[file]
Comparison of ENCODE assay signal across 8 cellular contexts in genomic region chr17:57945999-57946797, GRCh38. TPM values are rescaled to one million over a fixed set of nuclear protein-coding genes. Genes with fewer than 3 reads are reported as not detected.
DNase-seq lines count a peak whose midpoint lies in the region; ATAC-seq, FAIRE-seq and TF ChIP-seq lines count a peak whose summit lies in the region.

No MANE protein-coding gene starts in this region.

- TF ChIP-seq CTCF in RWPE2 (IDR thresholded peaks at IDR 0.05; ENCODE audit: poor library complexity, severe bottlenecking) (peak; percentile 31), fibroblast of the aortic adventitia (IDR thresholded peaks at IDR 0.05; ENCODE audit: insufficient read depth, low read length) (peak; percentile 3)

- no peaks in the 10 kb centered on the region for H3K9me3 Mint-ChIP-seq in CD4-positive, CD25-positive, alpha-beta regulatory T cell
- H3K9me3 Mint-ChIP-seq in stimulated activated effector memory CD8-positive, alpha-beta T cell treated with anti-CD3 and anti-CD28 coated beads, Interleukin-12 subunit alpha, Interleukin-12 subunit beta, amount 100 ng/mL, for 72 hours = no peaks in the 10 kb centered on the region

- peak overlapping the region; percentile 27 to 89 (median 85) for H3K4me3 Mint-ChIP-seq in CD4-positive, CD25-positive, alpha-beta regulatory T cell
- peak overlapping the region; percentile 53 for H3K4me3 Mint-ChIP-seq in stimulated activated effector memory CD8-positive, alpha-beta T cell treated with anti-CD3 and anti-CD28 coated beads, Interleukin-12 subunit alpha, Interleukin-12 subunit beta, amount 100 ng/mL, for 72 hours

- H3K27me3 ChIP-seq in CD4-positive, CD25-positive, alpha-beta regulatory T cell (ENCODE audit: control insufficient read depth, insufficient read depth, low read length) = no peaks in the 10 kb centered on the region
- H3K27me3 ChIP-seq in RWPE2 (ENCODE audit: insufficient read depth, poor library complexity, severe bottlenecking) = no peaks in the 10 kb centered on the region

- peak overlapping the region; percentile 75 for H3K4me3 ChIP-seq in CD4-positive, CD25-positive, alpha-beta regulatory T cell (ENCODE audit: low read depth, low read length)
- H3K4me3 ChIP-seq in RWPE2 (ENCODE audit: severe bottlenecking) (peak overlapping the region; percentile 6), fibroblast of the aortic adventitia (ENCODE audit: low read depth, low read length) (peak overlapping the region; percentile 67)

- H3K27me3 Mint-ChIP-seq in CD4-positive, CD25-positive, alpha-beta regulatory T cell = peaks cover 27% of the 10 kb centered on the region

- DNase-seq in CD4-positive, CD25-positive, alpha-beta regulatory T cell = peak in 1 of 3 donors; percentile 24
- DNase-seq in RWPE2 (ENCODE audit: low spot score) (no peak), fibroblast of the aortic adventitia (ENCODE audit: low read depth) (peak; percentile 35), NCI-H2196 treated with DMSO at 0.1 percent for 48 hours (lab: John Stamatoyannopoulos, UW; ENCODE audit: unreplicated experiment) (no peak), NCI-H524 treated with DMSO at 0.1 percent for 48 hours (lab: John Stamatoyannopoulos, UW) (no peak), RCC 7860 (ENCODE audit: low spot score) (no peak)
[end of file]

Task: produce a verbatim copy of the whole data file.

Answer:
Comparison of ENCODE assay signal across 8 cellular contexts in genomic region chr17:57945999-57946797, GRCh38. TPM values are rescaled to one million over a fixed set of nuclear protein-coding genes. Genes with fewer than 3 reads are reported as not detected.
DNase-seq lines count a peak whose midpoint lies in the region; ATAC-seq, FAIRE-seq and TF ChIP-seq lines count a peak whose summit lies in the region.

No MANE protein-coding gene starts in this region.

- TF ChIP-seq CTCF in RWPE2 (IDR thresholded peaks at IDR 0.05; ENCODE audit: poor library complexity, severe bottlenecking) (peak; percentile 31), fibroblast of the aortic adventitia (IDR thresholded peaks at IDR 0.05; ENCODE audit: insufficient read depth, low read length) (peak; percentile 3)

- no peaks in the 10 kb centered on the region for H3K9me3 Mint-ChIP-seq in CD4-positive, CD25-positive, alpha-beta regulatory T cell
- H3K9me3 Mint-ChIP-seq in stimulated activated effector memory CD8-positive, alpha-beta T cell treated with anti-CD3 and anti-CD28 coated beads, Interleukin-12 subunit alpha, Interleukin-12 subunit beta, amount 100 ng/mL, for 72 hours = no peaks in the 10 kb centered on the region

- peak overlapping the region; percentile 27 to 89 (median 85) for H3K4me3 Mint-ChIP-seq in CD4-positive, CD25-positive, alpha-beta regulatory T cell
- peak overlapping the region; percentile 53 for H3K4me3 Mint-ChIP-seq in stimulated activated effector memory CD8-positive, alpha-beta T cell treated with anti-CD3 and anti-CD28 coated beads, Interleukin-12 subunit alpha, Interleukin-12 subunit beta, amount 100 ng/mL, for 72 hours

- H3K27me3 ChIP-seq in CD4-positive, CD25-positive, alpha-beta regulatory T cell (ENCODE audit: control insufficient read depth, insufficient read depth, low read length) = no peaks in the 10 kb centered on the region
- H3K27me3 ChIP-seq in RWPE2 (ENCODE audit: insufficient read depth, poor library complexity, severe bottlenecking) = no peaks in the 10 kb centered on the region

- peak overlapping the region; percentile 75 for H3K4me3 ChIP-seq in CD4-positive, CD25-positive, alpha-beta regulatory T cell (ENCODE audit: low read depth, low read length)
- H3K4me3 ChIP-seq in RWPE2 (ENCODE audit: severe bottlenecking) (peak overlapping the region; percentile 6), fibroblast of the aortic adventitia (ENCODE audit: low read depth, low read length) (peak overlapping the region; percentile 67)

- H3K27me3 Mint-ChIP-seq in CD4-positive, CD25-positive, alpha-beta regulatory T cell = peaks cover 27% of the 10 kb centered on the region

- DNase-seq in CD4-positive, CD25-positive, alpha-beta regulatory T cell = peak in 1 of 3 donors; percentile 24
- DNase-seq in RWPE2 (ENCODE audit: low spot score) (no peak), fibroblast of the aortic adventitia (ENCODE audit: low read depth) (peak; percentile 35), NCI-H2196 treated with DMSO at 0.1 percent for 48 hours (lab: John Stamatoyannopoulos, UW; ENCODE audit: unreplicated experiment) (no peak), NCI-H524 treated with DMSO at 0.1 percent for 48 hours (lab: John Stamatoyannopoulos, UW) (no peak), RCC 7860 (ENCODE audit: low spot score) (no peak)